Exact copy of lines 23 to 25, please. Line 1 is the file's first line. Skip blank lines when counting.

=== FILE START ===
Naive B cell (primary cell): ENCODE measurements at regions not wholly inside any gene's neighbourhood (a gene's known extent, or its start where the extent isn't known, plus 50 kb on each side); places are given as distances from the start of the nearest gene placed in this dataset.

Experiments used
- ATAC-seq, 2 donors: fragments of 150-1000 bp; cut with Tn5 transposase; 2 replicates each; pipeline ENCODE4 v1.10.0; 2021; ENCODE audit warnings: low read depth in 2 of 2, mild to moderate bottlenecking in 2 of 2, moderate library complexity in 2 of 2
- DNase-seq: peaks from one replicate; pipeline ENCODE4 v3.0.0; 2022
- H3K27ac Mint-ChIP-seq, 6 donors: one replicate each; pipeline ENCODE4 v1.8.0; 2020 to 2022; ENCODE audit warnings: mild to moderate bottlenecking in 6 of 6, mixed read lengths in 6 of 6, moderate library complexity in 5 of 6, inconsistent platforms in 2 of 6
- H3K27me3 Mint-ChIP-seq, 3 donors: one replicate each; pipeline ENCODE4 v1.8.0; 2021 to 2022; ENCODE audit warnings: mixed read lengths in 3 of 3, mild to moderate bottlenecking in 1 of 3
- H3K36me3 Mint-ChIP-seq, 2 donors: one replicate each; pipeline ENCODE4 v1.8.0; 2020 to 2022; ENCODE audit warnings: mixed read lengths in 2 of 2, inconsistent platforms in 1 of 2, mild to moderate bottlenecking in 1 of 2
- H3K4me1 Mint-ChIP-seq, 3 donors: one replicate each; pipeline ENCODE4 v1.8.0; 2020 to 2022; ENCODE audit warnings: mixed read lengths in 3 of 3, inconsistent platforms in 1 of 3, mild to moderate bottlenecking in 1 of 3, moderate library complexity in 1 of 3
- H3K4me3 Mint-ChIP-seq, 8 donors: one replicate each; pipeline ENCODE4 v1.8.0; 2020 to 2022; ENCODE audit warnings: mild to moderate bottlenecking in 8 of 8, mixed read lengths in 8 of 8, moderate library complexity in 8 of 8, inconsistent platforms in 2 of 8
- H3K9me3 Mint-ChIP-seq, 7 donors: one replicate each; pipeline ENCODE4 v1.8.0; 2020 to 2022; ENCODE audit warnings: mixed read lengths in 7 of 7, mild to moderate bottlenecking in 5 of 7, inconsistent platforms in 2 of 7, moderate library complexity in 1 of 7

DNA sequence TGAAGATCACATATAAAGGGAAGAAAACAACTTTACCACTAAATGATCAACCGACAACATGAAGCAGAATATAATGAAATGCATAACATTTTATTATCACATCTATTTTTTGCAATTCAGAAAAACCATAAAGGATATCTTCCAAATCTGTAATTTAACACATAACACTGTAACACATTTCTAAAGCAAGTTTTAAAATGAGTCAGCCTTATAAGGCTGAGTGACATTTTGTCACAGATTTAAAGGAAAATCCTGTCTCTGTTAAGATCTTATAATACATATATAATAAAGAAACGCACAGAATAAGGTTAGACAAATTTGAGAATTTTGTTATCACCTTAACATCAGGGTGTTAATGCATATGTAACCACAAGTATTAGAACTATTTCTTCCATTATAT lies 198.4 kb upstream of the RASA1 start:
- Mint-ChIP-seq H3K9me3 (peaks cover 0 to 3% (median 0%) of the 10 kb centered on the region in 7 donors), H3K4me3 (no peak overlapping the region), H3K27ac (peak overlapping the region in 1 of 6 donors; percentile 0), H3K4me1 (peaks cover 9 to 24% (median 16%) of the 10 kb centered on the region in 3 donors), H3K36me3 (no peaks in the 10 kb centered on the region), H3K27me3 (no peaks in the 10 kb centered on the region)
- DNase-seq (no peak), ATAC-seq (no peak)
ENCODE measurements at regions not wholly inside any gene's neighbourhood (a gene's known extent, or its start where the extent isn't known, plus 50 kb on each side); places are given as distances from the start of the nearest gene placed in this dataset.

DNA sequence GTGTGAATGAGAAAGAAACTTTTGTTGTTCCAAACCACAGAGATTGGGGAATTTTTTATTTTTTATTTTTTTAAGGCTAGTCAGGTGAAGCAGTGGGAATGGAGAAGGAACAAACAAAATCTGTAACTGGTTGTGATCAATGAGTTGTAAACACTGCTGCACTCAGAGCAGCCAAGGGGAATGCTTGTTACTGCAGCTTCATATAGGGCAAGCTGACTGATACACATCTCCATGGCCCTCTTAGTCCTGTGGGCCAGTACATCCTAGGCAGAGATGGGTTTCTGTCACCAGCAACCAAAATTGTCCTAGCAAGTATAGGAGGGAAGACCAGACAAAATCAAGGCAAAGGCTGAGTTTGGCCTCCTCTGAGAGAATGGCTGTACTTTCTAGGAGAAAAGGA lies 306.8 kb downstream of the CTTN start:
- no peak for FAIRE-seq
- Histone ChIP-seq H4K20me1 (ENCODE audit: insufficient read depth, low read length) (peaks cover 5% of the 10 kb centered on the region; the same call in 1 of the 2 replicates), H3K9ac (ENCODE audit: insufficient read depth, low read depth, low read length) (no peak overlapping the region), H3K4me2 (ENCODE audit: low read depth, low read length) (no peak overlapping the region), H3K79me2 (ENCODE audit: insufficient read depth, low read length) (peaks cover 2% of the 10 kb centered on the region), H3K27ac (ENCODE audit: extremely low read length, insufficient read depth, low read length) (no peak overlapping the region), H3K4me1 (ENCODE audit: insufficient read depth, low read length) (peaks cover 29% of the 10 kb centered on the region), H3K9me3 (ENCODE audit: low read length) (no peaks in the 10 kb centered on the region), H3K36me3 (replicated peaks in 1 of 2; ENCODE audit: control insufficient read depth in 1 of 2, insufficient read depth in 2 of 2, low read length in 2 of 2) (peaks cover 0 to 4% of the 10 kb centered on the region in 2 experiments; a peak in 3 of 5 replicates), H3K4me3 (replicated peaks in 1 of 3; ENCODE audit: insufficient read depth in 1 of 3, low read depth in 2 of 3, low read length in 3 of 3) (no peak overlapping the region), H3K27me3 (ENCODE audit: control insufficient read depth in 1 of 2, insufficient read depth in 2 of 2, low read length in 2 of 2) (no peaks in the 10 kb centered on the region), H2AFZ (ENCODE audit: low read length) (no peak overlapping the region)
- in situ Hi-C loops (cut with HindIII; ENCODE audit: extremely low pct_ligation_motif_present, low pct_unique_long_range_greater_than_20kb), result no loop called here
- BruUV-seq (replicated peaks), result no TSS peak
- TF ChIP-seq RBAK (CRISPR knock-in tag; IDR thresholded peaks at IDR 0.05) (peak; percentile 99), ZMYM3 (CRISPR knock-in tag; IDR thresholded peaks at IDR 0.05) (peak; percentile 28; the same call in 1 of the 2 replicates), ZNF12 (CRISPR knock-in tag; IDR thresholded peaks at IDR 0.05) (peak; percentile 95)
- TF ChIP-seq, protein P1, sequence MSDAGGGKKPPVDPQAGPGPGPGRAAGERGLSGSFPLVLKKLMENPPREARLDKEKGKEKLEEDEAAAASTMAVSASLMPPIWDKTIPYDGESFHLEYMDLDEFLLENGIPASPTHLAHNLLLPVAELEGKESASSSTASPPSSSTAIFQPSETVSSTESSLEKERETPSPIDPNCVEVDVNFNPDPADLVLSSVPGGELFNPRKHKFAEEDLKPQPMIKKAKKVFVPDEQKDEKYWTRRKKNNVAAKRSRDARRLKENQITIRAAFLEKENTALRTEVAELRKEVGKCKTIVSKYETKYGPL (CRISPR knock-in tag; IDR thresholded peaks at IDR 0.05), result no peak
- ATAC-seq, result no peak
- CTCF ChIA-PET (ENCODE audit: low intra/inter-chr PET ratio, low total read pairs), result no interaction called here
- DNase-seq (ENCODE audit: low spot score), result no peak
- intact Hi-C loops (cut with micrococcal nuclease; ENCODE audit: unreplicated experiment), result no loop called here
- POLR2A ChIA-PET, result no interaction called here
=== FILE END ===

- CTCF ChIA-PET (ENCODE audit: low intra/inter-chr PET ratio, low total read pairs), result no interaction called here
- DNase-seq (ENCODE audit: low spot score), result no peak
- intact Hi-C loops (cut with micrococcal nuclease; ENCODE audit: unreplicated experiment), result no loop called here